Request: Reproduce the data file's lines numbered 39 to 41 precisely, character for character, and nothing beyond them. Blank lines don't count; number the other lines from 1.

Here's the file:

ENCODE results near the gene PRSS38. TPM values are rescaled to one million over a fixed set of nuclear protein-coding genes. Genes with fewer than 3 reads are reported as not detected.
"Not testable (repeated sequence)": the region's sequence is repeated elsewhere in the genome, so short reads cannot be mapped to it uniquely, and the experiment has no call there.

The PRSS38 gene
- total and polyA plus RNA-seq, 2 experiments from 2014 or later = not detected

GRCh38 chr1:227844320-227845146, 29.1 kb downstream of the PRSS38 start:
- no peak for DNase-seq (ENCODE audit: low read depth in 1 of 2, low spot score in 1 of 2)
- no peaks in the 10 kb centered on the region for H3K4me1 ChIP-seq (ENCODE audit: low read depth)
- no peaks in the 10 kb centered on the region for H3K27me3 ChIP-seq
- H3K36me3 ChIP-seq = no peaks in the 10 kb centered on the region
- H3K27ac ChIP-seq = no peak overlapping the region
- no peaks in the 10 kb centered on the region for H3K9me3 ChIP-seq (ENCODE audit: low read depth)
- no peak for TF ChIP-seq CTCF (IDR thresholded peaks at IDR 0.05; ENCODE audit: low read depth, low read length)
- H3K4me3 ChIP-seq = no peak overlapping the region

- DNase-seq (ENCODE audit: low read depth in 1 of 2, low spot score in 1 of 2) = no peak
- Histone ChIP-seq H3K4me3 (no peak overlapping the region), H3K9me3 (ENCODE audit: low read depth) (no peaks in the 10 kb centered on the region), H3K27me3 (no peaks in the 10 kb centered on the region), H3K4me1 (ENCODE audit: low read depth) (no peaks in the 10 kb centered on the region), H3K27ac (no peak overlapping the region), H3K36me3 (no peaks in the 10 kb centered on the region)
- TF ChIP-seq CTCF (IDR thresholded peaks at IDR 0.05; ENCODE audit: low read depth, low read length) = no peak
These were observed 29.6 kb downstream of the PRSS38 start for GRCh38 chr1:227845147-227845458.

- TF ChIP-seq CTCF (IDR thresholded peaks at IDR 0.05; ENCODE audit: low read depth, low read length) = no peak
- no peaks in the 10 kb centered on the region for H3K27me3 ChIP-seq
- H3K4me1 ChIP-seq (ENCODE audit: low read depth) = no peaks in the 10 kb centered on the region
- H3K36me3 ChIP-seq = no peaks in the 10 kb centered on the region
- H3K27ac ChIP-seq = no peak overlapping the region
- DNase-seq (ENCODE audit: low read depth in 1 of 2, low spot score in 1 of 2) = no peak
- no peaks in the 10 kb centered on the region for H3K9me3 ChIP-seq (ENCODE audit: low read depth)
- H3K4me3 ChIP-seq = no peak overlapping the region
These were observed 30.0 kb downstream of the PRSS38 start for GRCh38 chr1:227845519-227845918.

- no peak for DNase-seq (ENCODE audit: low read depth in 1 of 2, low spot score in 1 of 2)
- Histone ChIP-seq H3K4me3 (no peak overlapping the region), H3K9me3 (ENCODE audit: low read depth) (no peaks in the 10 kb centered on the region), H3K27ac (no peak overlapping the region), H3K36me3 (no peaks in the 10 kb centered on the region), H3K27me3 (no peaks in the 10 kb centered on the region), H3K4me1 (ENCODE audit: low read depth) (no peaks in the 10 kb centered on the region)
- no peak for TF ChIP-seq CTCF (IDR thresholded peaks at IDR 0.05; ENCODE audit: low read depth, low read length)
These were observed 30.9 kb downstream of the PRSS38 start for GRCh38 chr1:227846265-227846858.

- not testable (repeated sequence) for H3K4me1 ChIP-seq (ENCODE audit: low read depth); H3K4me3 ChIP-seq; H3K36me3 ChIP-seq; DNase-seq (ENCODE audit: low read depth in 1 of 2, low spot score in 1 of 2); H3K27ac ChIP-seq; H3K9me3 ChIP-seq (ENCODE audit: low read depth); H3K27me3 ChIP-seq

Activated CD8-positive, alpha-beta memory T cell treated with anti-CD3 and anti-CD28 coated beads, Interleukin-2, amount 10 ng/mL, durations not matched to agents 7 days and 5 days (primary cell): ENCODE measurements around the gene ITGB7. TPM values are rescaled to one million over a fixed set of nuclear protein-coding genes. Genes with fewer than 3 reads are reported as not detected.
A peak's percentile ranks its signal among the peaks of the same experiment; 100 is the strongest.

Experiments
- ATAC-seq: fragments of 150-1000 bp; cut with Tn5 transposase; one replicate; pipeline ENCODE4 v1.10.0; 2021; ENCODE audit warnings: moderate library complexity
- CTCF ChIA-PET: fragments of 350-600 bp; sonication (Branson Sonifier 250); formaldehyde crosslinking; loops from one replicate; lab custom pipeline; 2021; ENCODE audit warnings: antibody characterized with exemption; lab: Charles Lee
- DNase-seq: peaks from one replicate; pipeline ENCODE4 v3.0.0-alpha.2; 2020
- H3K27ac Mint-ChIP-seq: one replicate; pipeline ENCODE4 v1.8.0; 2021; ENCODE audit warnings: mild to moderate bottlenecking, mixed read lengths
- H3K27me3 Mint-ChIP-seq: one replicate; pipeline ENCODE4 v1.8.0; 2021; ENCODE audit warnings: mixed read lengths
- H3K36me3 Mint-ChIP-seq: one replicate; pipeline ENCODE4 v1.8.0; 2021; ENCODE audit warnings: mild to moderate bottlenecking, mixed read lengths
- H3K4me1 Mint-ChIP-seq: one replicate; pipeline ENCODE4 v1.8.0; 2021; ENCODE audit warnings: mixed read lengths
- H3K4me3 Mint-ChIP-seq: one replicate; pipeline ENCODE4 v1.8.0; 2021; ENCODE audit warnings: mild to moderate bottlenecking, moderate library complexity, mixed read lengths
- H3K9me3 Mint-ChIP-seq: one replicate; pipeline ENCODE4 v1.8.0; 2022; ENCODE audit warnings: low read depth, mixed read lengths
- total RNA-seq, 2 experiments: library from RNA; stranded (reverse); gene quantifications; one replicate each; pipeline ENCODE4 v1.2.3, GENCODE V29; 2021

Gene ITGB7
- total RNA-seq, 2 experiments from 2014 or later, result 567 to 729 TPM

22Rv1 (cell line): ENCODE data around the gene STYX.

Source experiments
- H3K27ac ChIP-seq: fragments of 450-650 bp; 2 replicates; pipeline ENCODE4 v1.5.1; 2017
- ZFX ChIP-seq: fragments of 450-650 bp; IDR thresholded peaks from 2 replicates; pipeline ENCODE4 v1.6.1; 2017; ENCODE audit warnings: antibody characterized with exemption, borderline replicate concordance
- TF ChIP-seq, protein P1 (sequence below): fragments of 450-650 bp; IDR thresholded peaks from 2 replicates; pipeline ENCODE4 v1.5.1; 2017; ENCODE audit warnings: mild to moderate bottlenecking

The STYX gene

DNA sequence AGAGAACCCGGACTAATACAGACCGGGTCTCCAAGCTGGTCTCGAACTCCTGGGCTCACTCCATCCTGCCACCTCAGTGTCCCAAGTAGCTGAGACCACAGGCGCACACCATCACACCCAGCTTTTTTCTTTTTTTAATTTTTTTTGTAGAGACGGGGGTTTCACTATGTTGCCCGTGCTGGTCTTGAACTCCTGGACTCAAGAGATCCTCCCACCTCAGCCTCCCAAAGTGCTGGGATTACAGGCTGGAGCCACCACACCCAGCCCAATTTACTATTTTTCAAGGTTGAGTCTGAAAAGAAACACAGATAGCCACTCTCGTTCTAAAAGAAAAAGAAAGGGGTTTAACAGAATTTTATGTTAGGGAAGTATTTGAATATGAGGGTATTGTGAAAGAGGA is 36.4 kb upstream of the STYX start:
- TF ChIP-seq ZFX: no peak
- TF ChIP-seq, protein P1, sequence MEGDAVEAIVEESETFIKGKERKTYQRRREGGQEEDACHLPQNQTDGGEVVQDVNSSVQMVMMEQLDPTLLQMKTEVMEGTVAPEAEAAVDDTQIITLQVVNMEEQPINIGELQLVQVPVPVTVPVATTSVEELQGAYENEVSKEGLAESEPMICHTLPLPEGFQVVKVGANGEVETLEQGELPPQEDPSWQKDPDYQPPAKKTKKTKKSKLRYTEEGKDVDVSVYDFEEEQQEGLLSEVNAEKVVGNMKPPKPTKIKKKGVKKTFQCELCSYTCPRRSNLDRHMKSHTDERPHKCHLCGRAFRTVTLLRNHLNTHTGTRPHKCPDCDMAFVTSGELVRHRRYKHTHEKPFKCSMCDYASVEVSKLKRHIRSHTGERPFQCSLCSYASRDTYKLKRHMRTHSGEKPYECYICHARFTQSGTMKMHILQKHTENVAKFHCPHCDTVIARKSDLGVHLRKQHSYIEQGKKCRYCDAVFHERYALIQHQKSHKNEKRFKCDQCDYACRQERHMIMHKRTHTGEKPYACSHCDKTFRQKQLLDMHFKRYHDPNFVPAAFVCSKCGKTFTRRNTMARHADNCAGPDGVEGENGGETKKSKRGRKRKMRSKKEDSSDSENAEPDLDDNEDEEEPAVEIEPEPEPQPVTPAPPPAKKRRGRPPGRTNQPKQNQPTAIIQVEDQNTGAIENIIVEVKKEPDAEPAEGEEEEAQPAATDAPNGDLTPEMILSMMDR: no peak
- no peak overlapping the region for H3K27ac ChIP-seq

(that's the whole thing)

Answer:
- H3K27me3 Mint-ChIP-seq: one replicate; pipeline ENCODE4 v1.8.0; 2021; ENCODE audit warnings: mixed read lengths
- H3K36me3 Mint-ChIP-seq: one replicate; pipeline ENCODE4 v1.8.0; 2021; ENCODE audit warnings: mild to moderate bottlenecking, mixed read lengths
- H3K4me1 Mint-ChIP-seq: one replicate; pipeline ENCODE4 v1.8.0; 2021; ENCODE audit warnings: mixed read lengths